Khan Academy offers practice exercises, instructional videos, and a personalised learning dashboard that empowers learners to study at their own pace in and outside of the classroom. They focus on maths, science, computer programming, history, art history, economics, and more. They are partnered with institutions like NASA, The Museum of Modern Art, The California Academy of Sciences, and MIT to offer specialised content. These are all free courses.
Every course on Coursera is taught by top instructors from world-class universities and companies, so you can learn something new anytime, anywhere. They offer hundreds of free courses (some have a cost attached, please check before you enrol) which give you access to on-demand video lectures, homework exercises, and community discussion forums.
FutureLearn offer a diverse selection of courses from leading universities and cultural institutions from around the world. These are delivered one step at a time, and are accessible on mobile, tablet and desktop, so you can fit learning around your life. It is free to join and study the majority of FutureLearn courses (please check that it is free before you enrol).
TED is a global community, welcoming people from every discipline and culture who seek a deeper understanding of the world. They believe passionately in the power of ideas to change attitudes, lives and, ultimately, the world. On TED.com, you can find a host of free knowledge from the world’s most inspired thinkers — and a community of curious souls to engage with ideas and each other. By using TED recommends, you can say what yours interests are and relevant talks will be selected for you.
Sixth Form Recommended Reads:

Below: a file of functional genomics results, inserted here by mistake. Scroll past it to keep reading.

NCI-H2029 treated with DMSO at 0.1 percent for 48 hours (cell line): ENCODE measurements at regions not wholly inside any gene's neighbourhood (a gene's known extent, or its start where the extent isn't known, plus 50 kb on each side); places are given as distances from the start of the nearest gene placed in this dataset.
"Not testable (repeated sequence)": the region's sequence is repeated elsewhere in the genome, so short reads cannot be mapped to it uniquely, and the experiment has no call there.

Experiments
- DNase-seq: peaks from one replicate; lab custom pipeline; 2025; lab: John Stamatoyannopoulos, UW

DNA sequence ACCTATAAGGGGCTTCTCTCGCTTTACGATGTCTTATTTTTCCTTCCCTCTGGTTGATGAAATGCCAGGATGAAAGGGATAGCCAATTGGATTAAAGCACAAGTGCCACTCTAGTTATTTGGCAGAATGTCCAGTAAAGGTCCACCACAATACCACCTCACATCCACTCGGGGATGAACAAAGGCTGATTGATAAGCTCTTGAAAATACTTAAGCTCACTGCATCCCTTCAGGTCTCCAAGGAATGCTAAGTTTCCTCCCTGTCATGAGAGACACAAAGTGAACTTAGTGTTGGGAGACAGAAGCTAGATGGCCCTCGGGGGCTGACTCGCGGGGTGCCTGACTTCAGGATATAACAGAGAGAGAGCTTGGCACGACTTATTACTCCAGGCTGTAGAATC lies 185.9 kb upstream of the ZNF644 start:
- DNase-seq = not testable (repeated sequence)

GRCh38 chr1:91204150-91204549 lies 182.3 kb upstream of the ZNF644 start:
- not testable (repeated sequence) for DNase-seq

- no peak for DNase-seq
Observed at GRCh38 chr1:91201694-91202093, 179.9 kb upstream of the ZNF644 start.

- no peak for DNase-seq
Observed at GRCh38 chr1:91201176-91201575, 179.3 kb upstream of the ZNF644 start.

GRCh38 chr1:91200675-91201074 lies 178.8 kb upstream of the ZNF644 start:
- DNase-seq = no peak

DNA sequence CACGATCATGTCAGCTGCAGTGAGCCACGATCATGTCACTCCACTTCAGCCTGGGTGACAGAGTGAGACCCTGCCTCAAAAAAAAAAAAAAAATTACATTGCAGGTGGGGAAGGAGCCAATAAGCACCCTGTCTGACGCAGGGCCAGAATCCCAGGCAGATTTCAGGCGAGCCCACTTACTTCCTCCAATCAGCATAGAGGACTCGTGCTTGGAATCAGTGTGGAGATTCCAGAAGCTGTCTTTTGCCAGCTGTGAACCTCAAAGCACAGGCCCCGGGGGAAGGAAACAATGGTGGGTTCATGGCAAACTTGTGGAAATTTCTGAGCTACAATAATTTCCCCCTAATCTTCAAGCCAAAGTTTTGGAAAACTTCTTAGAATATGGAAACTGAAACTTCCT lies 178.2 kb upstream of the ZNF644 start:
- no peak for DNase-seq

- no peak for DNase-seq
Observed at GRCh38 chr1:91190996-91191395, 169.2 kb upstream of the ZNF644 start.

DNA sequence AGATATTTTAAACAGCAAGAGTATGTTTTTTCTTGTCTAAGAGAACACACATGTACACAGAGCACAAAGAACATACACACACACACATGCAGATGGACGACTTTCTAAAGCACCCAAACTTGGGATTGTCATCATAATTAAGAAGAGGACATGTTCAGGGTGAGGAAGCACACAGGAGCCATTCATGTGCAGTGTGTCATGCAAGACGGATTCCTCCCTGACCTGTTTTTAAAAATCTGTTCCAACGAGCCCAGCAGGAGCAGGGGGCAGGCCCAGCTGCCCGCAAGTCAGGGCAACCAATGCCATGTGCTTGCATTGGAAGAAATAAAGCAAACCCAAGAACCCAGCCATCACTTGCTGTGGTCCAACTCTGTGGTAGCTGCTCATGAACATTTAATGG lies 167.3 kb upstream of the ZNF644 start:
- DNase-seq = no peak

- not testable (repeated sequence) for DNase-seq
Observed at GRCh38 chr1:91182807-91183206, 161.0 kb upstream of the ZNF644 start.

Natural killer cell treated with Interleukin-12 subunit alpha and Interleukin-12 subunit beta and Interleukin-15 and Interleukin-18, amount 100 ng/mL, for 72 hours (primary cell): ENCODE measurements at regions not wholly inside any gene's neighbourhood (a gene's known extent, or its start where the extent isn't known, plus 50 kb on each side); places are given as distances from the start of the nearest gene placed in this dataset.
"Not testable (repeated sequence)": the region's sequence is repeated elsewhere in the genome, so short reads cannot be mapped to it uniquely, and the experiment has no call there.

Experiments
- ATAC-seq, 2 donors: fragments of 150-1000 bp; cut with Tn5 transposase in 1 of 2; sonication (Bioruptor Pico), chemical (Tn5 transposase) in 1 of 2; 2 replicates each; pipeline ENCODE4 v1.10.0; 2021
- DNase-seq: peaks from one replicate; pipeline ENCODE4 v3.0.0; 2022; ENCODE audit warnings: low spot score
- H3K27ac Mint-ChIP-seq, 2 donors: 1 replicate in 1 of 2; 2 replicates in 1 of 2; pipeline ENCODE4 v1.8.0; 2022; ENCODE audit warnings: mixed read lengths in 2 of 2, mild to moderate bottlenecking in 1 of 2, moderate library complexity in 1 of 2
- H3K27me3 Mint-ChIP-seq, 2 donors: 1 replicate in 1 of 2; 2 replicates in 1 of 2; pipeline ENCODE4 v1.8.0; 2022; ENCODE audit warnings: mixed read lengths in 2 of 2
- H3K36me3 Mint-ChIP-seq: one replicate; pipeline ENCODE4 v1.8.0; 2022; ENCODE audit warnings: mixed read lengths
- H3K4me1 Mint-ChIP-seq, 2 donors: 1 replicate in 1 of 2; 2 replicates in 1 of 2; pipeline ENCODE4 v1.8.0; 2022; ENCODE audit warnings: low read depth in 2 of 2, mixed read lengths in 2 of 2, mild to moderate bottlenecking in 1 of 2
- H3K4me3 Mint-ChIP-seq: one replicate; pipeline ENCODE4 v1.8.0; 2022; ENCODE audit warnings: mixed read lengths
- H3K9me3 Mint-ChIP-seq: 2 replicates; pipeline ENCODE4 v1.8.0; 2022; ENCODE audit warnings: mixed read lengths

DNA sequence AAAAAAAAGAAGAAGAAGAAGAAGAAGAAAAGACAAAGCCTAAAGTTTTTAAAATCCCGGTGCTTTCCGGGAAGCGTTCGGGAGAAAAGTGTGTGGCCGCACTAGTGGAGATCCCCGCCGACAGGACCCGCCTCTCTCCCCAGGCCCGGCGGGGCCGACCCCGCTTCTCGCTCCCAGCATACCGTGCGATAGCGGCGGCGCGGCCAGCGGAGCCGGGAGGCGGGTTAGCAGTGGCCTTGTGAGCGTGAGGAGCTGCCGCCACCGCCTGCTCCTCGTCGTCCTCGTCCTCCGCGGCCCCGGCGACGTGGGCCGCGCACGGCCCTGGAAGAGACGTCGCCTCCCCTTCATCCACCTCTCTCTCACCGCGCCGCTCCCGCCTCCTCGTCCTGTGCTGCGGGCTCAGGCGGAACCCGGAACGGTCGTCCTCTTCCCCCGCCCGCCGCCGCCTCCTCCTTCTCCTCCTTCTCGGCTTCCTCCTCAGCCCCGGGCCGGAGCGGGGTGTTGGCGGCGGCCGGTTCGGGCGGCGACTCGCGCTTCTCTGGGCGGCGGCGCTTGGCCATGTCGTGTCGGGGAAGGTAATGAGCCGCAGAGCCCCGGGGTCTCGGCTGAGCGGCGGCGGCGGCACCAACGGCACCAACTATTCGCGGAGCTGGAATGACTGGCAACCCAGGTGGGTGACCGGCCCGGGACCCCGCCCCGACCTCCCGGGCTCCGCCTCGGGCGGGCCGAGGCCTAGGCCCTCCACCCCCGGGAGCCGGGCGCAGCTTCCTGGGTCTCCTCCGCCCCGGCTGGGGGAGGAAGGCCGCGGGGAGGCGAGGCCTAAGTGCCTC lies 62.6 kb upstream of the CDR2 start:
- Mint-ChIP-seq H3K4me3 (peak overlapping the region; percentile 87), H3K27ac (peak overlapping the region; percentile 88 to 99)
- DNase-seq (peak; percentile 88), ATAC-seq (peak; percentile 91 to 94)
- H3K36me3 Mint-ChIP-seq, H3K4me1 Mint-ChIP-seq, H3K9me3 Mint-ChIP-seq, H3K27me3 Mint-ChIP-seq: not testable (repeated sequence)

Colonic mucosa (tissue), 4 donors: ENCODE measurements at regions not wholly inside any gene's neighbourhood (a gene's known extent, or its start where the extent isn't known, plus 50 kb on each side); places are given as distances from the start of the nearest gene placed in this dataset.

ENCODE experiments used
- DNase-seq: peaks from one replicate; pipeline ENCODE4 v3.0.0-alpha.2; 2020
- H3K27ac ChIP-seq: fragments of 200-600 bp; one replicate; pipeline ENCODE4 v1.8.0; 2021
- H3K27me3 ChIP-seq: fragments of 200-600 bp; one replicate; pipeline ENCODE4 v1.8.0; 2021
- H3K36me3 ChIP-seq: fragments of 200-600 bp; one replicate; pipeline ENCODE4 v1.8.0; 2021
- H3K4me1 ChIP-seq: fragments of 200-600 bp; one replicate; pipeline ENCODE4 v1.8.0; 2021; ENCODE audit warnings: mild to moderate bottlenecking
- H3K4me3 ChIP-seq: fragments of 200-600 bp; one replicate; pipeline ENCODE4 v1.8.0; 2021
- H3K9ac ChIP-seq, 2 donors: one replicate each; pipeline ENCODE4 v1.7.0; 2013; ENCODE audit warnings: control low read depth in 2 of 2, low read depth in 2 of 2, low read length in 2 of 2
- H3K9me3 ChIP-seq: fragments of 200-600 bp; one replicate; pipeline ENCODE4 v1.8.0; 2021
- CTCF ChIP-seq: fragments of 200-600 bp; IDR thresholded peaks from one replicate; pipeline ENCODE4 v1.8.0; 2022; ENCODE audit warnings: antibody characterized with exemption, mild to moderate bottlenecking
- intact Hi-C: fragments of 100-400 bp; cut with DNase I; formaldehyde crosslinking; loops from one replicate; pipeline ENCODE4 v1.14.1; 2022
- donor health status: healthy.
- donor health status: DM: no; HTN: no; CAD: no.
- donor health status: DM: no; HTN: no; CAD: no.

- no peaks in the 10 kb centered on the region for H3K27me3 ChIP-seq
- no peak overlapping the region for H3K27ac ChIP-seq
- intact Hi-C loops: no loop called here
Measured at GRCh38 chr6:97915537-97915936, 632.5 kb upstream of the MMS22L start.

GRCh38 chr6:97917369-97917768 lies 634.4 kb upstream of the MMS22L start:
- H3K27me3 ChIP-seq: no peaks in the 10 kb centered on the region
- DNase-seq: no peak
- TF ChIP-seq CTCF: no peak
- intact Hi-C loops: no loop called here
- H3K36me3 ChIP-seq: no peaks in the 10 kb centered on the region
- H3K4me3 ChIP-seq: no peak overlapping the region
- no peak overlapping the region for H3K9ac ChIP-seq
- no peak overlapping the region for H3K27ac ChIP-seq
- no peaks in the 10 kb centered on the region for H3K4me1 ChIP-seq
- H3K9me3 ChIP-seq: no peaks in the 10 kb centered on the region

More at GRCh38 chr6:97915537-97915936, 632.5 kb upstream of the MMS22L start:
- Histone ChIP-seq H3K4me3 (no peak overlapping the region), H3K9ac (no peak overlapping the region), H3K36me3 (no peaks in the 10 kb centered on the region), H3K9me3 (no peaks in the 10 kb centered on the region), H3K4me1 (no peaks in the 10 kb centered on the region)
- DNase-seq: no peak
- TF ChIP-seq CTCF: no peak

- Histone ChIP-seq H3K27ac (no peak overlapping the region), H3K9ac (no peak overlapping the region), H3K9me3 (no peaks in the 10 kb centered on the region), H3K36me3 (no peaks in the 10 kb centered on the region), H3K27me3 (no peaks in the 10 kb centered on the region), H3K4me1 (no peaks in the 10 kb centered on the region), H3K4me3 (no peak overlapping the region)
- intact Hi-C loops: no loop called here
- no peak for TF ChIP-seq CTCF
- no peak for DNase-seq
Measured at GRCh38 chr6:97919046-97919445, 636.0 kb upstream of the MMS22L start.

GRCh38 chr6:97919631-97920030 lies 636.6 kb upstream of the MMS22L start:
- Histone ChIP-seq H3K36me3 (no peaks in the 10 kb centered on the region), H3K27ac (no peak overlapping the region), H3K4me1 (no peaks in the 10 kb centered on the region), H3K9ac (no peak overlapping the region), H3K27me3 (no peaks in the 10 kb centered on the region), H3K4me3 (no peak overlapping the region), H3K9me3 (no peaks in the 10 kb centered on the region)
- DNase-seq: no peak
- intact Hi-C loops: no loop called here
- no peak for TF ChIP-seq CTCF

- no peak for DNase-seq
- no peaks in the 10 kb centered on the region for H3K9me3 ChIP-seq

This extraordinary period of time also allows you to take some time to rediscover a love of reading. If you’re looking for some inspiration, please go to our ‘Summer Reading Guide’ on the Sixth Form area of the website to find a host of subject specific recommended reads alongside a range of diverse reads that have something for everyone: https://emmanuelsixthform.com/students/summer-activities/
Sixth Form Super-Curricular Reading Guide:
Developing your non-fiction research and reading skills is one vital way in which you can prepare for academic study at a university level. More and more, universities are seeking evidence that applicants have explored their chosen subject through wider reading outside the classroom, which they can discuss in their UCAS personal statements. This sort of exploration is called ‘super-curricular’, rather than ‘extracurricular’, as it builds on and enhances what you are studying in school. Engaging with non-fiction texts will prepare you to critically write about your super-curricular reading in your personal statements.
We’ve compiled this guide to show you how to become an independent non-fiction reader, with the ability to read around the subjects you’ve been studying at A-Level and that you intend to study further. It is recommended that you critically read at least two texts to discuss in your personal statement. Even if you aren’t considering further education after Sixth Form, maintaining a good reading habit and furthering your vocabulary will ensure that your research and reading skills don’t fall behind those of your peers. Please visit https://emmanuelsixthform.com/students/summer-activities/ and click on the ‘Sixth Form Super Curricular Reading Guide’ to access the guidance.
Whilst society is being asked to stay indoors and socially isolate, it is important to take particular care of your physical and mental health. There are lots of things that you can and should be doing to keep happy and well during this time. Consider doing the following: